Kopaja, Metromini operators get ready to join BRT system
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Public minibus operators have come out in support of the Jakarta administration’s policy to limit the use of private vehicles and encourage people to shift to public transportation.
Chairman of PT Koperasi Angkutan Jakarta (Kopaja), Nanang Basuki, said on Wednesday that the company started to improve services last year in order to attract motorists.
“We have already equipped new buses with air-conditioners and WiFi. The number is low but we regularly expand our fleet,” he said.
There are currently a total of 45 air-conditioned Kopaja minibuses serving No. P20 route from Lebak Bulus in South Jakarta to Senen in Central Jakarta and No. S13 from Ragunan in South Jakarta to Slipi in West Jakarta.
Nanang said that based on a survey regarding passenger satisfaction, they were mostly satisfied with the service but not with the bus’ travel times.
“It is because the buses are often trapped in traffic jams. Perhaps this can be fixed if the plan to allow Kopaja buses to use Transjakarta lanes takes effect,” he said.
The city’s plan to limit the number of cars on the road based on their license plate numbers will commence in March. It also recently introduced the integrated bus network (APTB) feeder system. In the system, the APTB buses are allowed to get in the Transjakarta Bus Rapid Transit (BRT) exclusive lane and share bus stops.
In the near future, the city administration could include public minibuses such as Kopaja and Metromini in the APTB.
Transjakarta Corridor VI that links Ragunan to Dukuh Atas in Central Jakarta is one of the corridors that could possibly be used by several Kopaja routes.
Nanang said that the design of the new Kopaja buses made it possible to stop at Transjakarta shelters.
“The buses have doors on the right, just like Transjakarta buses. We are still discussing further details of the implementation, including ticketing procedures.” Kopaja has a total of 1,479 buses with around 1,000 that serve its 29 routes throughout the city every day. More than half of the buses are over 20 years old.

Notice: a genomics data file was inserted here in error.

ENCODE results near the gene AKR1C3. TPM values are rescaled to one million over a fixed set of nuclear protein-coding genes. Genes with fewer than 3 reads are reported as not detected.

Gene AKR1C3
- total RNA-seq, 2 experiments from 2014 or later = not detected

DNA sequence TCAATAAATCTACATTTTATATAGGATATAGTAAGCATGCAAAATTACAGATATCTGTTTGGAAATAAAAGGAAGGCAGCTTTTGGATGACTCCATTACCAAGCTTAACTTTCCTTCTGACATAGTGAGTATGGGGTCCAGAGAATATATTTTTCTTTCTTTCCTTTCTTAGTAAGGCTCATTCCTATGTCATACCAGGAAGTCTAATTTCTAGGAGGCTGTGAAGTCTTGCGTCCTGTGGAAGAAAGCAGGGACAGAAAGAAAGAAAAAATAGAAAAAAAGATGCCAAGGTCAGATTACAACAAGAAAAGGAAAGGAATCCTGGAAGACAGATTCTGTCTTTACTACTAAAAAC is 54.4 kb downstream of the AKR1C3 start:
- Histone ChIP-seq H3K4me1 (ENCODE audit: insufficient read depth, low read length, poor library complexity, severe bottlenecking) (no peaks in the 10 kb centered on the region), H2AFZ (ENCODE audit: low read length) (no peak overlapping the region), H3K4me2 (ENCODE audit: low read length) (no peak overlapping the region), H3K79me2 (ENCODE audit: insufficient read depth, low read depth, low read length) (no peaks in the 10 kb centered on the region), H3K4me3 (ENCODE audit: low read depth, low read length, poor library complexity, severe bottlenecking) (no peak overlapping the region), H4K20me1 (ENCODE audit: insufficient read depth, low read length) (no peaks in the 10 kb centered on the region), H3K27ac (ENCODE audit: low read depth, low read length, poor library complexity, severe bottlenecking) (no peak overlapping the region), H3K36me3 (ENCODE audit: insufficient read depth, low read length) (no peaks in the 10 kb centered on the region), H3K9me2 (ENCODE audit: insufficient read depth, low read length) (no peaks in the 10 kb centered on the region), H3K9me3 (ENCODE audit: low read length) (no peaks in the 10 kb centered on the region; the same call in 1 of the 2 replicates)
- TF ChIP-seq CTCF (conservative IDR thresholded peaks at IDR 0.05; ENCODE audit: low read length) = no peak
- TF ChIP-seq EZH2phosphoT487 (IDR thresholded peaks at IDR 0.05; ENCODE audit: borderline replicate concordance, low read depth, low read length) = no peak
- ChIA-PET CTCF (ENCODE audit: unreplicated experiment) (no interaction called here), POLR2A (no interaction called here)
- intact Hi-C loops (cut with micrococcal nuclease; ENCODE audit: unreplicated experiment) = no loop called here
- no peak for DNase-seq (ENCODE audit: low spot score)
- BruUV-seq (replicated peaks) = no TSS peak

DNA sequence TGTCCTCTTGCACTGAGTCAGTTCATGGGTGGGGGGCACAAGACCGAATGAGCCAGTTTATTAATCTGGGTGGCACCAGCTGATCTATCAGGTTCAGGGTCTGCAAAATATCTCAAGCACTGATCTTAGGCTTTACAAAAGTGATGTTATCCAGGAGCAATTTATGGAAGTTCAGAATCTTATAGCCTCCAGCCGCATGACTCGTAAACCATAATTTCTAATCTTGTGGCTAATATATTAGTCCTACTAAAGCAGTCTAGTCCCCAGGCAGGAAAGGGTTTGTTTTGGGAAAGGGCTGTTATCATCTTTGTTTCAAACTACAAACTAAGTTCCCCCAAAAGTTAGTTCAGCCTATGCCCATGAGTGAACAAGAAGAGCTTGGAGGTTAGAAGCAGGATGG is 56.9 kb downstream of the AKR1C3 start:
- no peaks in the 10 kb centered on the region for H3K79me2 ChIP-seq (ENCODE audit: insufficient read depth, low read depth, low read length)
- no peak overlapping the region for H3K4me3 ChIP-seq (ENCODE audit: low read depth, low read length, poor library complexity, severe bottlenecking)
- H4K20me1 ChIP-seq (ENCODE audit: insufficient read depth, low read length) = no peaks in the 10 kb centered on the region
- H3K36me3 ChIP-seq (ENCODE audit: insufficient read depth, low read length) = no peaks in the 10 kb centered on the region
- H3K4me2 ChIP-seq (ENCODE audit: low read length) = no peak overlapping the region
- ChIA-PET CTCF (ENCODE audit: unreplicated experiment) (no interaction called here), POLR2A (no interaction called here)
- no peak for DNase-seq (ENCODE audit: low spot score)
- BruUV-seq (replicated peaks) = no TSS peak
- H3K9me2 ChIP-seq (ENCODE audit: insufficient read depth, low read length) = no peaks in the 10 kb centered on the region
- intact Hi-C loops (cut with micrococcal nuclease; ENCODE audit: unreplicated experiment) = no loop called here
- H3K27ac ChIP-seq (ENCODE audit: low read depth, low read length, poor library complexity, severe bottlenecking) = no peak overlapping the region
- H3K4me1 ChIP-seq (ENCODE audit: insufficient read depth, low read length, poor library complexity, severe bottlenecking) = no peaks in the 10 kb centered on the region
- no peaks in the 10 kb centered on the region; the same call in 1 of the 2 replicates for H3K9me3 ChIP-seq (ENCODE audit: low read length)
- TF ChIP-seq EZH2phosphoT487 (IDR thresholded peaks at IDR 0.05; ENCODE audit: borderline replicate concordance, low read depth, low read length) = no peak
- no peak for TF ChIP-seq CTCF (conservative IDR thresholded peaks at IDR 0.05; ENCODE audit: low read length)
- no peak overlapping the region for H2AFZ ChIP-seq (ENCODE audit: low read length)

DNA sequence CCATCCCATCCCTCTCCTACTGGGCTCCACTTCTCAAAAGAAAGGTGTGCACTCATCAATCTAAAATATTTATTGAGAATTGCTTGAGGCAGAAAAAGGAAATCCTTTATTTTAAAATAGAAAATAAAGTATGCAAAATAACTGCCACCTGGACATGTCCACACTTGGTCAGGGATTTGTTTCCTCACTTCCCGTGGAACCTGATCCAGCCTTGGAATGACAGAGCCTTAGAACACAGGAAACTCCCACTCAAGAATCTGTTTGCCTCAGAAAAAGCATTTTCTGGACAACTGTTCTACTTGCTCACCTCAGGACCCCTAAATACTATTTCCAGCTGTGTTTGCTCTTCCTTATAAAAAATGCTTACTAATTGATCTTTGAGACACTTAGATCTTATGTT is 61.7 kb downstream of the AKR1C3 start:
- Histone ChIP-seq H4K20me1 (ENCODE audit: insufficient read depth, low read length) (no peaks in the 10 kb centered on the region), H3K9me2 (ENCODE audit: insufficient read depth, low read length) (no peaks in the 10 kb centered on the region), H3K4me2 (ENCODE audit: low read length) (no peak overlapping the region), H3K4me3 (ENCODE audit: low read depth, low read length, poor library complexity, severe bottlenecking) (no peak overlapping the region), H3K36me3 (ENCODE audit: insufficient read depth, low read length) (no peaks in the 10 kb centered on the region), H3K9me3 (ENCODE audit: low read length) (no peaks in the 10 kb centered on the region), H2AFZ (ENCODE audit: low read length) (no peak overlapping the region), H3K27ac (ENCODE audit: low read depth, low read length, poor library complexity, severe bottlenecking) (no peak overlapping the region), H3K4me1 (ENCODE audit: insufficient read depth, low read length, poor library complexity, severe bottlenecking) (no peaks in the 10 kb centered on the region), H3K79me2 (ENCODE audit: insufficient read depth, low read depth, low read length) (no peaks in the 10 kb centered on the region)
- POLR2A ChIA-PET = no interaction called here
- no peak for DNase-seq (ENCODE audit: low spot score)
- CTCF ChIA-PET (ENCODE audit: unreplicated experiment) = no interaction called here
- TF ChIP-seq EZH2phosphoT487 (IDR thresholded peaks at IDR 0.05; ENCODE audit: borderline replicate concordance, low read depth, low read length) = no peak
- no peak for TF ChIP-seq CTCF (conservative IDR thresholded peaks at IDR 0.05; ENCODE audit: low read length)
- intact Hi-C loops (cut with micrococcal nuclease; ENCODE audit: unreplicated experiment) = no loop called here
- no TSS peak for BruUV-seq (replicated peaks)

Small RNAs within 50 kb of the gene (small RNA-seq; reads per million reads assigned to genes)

The Jakarta administration will begin renovating the public transportation fleet next year.
Separately, Azas Tigor Nainggolan, who is the owner of several Metromini minibuses, said that some Metromini operators would agree to the administration’s plan as long as the revitalization was also followed by improvement of the system.
“There should be training for drivers as well as regulation to ensure the improvement of the system, such as ticketing or driver salary,” he said.
The planned integrated feeder system has received a warm response from the public.
Anita, 28, of Ciputat, South Jakarta, said that the APTB bus has helped to get downtown to where she works, despite the higher fare.
“I guess all commuters would agree that we pay for comfort and punctuality,” she said. “We just want the city administration and the police to be consistent keeping the Transjakarta lane off limits for private vehicles.”
She currently pays Rp 6,000 (63 US cents) for a trip from Ciputat to Kota, West Jakarta to her workplace in Jl. Medan Merdeka Selatan, Central Jakarta. (fzm)
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